The fast growing community of Sun Peaks has been attracting new residents, more guests and additional real estate development. But what impact has that had on the local water aquifer? Here’s the third in a series of four in-depth articles regarding the challenges of the water situation in Sun Peaks, made possible only by reader contributions.

The first and second stories in this series can be read here and here.



As municipality
begins its next phase of water infrastructure development, Miranda Dick says the group’s development concerns remain

Miranda Dick said protestors of resort development were concerned about water supply. Photo Miranda Dick

Having taken part in the Indigenous collective action against the development of Sun Peaks in the early 2000s, a matriarch of the Secwépemc Nation says she is deeply concerned with Sun Peaks Mountain Resort Municipality’s (SPMRM)’s new, $6.5 million surface water project.  

Miranda Dick said her primary concern relates to the influx of development—and people—that the reservoir project will facilitate. 

“Obviously, having new updated infrastructure would be a further encroachment onto our land,” she said, adding that this would represent a further desecration to the sacred area.  

The area, known as Skwelkwek’welt, a Secwépemc place name which means high alpine, has long been used for collecting traditional plants and medicines by the Secwépemc people, said Dick.

“We were using the land and using the water and everything that pertains to it,” said Dick, from her home in Chase, B.C.

She maintained the Secwépemc have never agreed to development in the area, and that any further expansion should not be permitted. 

“The title [for the area] has not been addressed,” she said.

In Dick’s view, the referral process between the province and elected bands that is in place is fundamentally flawed.

“They’re not the true title holders,” said Dick. 

Dick said Indigenous people simply aren’t benefiting from the success of Sun Peaks.

“Who’s making the money?” said Dick. “It  isn’t the Indigenous people.” 

Dick added that environmental concerns were central to the Indigenous-led protests that took place in the early 2000s. After learning about the resort’s planned expansion in media reports, a number of influential Secwépemc elders formed the Watershed Protection Committee in the late 1990’s she explained.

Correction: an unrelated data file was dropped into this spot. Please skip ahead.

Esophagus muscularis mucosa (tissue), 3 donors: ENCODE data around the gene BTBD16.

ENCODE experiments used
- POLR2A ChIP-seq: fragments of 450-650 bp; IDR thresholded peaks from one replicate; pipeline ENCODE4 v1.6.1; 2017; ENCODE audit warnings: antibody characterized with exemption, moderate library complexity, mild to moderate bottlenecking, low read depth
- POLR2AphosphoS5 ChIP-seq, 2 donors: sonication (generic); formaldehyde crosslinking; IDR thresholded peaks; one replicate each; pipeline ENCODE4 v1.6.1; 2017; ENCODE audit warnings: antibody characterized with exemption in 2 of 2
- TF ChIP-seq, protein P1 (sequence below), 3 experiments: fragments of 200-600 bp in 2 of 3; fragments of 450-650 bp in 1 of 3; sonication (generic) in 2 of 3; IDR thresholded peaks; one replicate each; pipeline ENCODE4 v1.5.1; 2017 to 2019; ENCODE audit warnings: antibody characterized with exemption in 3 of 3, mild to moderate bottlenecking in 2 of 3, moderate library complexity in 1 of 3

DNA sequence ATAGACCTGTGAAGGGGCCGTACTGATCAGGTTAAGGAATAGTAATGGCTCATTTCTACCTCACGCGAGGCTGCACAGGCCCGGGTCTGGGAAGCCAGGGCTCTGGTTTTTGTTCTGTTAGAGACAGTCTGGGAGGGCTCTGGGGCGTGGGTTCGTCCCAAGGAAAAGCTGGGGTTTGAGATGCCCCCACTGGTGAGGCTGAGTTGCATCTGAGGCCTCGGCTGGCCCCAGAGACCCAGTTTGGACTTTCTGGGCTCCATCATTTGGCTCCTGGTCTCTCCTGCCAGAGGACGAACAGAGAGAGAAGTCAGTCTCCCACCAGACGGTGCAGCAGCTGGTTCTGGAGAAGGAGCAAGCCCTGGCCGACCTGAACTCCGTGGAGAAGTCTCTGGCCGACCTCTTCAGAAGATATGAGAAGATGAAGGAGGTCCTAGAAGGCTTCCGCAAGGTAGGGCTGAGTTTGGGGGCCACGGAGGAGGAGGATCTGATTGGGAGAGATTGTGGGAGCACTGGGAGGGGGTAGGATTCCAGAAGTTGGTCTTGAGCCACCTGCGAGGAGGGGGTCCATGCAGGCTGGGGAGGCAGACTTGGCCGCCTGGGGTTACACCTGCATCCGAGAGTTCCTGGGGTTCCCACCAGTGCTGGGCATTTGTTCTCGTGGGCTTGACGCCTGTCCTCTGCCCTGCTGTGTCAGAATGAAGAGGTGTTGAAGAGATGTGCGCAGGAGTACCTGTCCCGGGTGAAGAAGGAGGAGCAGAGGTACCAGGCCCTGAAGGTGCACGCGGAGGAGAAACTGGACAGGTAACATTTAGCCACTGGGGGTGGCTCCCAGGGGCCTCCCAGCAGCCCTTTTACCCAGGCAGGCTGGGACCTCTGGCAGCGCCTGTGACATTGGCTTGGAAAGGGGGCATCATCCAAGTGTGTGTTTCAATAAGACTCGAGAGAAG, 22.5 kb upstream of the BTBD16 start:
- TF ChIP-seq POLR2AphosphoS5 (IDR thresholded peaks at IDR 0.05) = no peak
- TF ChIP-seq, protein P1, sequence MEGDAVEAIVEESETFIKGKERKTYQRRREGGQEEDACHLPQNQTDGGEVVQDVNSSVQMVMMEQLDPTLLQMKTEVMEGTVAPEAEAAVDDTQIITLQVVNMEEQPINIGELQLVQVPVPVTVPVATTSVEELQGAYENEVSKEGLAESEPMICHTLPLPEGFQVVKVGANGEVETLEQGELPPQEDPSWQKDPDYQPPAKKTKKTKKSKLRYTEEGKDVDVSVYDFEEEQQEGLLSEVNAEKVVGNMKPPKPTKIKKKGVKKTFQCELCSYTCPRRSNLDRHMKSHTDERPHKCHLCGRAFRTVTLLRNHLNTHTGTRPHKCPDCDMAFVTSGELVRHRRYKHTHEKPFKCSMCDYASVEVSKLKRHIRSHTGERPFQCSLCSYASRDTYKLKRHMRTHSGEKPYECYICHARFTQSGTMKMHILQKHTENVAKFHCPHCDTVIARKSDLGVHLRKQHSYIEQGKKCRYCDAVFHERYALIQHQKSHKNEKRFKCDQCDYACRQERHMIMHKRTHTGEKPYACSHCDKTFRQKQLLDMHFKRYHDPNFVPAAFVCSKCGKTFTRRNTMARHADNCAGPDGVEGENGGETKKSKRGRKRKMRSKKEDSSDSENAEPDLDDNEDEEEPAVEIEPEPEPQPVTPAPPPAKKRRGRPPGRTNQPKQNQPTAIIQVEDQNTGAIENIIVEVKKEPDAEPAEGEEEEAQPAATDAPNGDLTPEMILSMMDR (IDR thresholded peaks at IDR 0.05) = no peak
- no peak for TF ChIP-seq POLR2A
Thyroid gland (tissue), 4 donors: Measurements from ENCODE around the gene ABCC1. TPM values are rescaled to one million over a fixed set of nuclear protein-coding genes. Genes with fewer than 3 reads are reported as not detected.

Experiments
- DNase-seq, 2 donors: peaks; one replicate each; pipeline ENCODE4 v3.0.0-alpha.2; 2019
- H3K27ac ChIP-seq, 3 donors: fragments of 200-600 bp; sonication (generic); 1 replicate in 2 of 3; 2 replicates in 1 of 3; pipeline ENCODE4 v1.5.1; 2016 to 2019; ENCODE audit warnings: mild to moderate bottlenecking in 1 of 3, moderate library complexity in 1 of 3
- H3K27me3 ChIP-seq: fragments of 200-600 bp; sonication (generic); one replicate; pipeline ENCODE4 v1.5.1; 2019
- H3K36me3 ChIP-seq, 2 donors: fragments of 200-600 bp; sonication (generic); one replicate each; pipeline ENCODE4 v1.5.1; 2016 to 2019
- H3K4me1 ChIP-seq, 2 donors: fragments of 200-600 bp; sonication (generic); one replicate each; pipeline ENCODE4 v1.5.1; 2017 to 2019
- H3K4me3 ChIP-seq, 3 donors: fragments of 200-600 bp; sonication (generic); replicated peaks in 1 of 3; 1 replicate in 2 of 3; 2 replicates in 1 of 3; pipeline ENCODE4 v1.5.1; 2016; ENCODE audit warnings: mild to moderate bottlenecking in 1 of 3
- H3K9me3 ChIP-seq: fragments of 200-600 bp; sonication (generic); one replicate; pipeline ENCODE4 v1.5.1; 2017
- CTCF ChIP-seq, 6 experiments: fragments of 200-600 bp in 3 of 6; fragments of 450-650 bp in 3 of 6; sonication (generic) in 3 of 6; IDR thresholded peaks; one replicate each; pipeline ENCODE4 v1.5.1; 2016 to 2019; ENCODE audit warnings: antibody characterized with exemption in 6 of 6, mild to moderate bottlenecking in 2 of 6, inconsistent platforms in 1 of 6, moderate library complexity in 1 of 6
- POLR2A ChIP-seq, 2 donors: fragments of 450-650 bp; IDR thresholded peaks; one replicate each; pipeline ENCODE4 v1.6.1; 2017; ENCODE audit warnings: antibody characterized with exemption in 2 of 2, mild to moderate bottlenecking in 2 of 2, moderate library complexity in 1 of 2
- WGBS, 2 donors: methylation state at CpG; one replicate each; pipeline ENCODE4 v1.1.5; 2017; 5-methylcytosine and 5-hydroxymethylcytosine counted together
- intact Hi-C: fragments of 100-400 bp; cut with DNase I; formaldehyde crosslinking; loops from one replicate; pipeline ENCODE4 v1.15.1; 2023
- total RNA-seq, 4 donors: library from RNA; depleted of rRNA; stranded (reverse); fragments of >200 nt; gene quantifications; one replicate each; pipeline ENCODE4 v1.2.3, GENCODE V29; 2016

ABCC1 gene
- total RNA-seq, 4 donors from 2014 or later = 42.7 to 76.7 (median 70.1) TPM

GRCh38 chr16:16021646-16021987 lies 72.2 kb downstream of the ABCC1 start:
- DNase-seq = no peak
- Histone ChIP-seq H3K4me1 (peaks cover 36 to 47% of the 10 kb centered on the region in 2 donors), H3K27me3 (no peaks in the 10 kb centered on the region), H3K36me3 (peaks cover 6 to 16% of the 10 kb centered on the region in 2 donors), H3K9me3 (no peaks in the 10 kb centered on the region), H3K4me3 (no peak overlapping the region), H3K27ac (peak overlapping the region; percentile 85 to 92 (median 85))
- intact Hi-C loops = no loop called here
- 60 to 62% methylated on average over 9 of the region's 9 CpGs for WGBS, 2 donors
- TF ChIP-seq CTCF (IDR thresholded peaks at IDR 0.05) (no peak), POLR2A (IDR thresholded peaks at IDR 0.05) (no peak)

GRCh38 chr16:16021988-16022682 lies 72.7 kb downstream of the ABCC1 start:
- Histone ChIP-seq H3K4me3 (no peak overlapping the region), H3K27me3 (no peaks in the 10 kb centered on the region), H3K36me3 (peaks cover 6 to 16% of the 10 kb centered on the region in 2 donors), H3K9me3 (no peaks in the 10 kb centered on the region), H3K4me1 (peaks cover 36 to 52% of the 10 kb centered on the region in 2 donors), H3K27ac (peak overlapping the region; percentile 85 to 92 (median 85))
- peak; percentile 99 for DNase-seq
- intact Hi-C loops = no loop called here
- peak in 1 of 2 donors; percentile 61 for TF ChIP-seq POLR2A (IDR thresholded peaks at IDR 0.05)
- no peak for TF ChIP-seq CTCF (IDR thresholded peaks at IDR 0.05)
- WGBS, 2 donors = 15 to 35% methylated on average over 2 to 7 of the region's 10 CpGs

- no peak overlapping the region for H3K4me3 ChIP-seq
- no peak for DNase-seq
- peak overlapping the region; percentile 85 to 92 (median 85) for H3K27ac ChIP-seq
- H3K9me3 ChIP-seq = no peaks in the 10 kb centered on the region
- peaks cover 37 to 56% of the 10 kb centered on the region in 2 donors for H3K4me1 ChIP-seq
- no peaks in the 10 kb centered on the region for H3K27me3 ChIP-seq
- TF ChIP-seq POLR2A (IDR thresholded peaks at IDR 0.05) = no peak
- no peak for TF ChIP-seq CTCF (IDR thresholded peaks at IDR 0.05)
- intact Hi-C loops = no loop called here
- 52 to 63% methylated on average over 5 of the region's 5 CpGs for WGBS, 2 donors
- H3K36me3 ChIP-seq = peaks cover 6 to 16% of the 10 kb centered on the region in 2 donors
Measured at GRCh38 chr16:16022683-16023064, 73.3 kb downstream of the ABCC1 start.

Water has been a key reason for some objections to development of the resort. Photo SPIN

Japanese-based Nippon Cable Co. purchased Tod Mountain in 1992, and by  the end of the decade had changed the mountain’s name and was moving forward with a $70 million dollar expansion plan. 

Dick said the protesters, who largely were members of the Adams Lake, Neskonlith and Little Shuswap bands, would meet informally around kitchen tables to discuss its impact. 

Neskonlith elected chief and internationally celebrated leader in Indigenous rights, Arthur Manuel, who served as one of the leaders and spokespersons for the original group, cited environmental concerns as a driving force for the protest in a pamphlet designed to raise awareness for the group’s concerns. 

“For generations our people have watched the depletion of plants and animals we depend on and the disturbances to the rivers and forests, due to the activities of relatively recent arrivals to our country. The environmental degradation has become so serious that we are now taking action and intervening to change the situation in the region,” he wrote during the protest period. 

“The present land rights policy of the Canadian government subsidizes industries that use our land or extract natural resources from our traditional territories without considering our proprietary interest. Sun Peaks Ski Resort falls within the historic Neskonlith Douglas Reserve established in 1862. This is clearly a responsibility of the Federal Government under Section 91 (24) of the Canadian Constitution.”